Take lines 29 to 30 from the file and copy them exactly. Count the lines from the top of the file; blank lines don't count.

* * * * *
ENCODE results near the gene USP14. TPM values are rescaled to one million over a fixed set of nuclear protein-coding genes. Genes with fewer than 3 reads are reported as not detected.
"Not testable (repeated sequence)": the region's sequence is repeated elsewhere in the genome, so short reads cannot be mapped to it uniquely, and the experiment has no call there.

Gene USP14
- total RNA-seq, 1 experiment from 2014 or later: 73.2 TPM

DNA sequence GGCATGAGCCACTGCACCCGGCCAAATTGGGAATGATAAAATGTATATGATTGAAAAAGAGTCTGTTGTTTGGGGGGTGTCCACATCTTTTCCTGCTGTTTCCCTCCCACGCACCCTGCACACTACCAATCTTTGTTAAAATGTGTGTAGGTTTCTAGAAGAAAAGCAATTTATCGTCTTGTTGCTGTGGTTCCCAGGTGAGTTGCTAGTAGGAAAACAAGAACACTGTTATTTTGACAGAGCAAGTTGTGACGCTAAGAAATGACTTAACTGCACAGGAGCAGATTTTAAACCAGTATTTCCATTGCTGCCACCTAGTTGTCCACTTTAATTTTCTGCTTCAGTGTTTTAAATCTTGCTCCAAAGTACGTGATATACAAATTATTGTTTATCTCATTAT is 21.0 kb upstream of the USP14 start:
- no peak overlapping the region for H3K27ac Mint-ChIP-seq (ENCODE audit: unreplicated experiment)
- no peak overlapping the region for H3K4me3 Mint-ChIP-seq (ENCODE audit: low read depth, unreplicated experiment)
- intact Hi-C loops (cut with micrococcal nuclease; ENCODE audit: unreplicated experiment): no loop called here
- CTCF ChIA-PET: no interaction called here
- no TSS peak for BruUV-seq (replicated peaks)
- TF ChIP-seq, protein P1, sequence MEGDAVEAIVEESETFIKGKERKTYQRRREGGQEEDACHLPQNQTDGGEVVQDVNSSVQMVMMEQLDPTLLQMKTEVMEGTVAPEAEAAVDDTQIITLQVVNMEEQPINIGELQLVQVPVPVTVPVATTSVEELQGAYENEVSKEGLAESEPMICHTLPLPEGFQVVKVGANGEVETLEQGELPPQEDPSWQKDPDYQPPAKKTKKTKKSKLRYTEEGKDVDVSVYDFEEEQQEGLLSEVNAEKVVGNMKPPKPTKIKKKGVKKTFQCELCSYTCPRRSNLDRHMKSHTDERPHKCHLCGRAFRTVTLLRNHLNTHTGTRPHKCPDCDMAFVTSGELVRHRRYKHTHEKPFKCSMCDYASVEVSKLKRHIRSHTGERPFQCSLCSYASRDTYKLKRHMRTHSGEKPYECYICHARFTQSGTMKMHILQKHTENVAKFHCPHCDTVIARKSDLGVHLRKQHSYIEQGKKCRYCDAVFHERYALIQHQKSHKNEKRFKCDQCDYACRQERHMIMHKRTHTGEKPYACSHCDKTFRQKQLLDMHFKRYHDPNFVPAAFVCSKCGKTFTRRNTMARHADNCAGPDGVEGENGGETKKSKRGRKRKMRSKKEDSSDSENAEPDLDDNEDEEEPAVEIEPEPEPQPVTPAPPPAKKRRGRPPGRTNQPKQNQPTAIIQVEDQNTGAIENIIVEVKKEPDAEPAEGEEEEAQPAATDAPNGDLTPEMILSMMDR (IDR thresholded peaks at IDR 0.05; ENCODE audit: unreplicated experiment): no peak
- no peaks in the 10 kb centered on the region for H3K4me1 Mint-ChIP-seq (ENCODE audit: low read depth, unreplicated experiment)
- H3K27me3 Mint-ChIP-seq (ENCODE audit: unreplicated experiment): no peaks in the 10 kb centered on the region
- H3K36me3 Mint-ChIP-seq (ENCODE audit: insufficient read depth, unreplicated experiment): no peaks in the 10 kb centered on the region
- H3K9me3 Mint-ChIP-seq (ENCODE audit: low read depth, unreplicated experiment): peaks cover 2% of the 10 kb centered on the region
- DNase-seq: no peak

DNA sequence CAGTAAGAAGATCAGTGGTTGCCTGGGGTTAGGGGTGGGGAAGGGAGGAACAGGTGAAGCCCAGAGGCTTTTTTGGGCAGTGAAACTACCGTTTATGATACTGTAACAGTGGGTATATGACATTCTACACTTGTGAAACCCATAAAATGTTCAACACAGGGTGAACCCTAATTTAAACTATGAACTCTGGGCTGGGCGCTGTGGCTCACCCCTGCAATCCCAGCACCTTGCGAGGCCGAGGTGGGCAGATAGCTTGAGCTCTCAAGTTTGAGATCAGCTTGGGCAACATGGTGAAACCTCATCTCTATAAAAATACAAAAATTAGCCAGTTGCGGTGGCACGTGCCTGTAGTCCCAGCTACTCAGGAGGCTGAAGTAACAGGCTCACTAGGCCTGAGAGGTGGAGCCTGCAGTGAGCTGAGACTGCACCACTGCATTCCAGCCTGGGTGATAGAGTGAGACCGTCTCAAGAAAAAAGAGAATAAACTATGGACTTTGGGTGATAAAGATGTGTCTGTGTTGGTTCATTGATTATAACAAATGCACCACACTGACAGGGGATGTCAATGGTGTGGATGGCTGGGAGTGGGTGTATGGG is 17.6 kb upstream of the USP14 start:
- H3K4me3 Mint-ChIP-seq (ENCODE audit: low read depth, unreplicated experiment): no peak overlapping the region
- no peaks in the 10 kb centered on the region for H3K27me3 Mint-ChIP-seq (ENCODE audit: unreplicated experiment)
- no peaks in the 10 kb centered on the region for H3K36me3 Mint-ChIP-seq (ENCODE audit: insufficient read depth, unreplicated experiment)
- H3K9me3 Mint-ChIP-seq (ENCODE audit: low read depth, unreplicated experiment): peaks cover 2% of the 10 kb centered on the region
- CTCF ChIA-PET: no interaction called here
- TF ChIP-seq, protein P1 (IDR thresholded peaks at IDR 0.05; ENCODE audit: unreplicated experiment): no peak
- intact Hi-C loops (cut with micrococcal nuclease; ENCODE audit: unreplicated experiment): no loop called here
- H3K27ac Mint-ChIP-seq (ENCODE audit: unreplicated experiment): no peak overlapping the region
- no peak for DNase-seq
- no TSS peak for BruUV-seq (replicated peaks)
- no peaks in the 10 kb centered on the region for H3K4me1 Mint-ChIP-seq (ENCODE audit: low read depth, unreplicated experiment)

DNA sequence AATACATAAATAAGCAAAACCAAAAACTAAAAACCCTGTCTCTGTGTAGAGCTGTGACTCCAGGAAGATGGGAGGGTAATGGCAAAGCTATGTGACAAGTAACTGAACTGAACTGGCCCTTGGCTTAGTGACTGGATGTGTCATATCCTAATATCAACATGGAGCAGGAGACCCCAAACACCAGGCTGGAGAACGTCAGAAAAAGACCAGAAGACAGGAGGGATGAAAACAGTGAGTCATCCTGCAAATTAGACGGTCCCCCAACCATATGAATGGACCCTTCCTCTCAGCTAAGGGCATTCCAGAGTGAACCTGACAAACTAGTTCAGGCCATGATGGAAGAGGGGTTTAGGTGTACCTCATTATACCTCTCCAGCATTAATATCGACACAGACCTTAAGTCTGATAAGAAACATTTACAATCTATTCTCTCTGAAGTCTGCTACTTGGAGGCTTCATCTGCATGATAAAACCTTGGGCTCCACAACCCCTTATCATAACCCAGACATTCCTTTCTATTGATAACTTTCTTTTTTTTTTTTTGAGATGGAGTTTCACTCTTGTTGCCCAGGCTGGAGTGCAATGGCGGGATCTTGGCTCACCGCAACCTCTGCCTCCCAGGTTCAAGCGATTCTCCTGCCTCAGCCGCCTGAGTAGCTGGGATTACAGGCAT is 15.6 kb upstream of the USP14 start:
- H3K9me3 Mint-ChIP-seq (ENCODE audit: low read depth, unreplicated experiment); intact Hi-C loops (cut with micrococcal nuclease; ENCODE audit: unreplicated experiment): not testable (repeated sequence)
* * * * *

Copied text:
DNA sequence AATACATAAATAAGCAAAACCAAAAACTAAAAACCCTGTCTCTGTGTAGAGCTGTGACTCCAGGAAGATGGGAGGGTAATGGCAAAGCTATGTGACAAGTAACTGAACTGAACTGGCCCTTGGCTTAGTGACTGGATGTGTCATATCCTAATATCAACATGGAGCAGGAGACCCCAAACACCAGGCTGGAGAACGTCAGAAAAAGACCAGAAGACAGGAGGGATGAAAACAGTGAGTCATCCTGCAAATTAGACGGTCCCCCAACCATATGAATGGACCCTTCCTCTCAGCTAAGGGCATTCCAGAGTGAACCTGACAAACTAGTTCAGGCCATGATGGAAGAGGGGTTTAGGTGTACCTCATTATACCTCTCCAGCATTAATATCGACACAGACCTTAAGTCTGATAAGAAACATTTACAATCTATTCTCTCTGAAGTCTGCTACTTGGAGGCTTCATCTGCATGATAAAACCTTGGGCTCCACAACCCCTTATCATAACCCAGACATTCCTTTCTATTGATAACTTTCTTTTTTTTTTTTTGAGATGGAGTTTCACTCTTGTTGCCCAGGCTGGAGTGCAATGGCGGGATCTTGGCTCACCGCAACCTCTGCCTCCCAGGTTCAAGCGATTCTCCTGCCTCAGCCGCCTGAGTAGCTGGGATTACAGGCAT is 15.6 kb upstream of the USP14 start:
- H3K9me3 Mint-ChIP-seq (ENCODE audit: low read depth, unreplicated experiment); intact Hi-C loops (cut with micrococcal nuclease; ENCODE audit: unreplicated experiment): not testable (repeated sequence)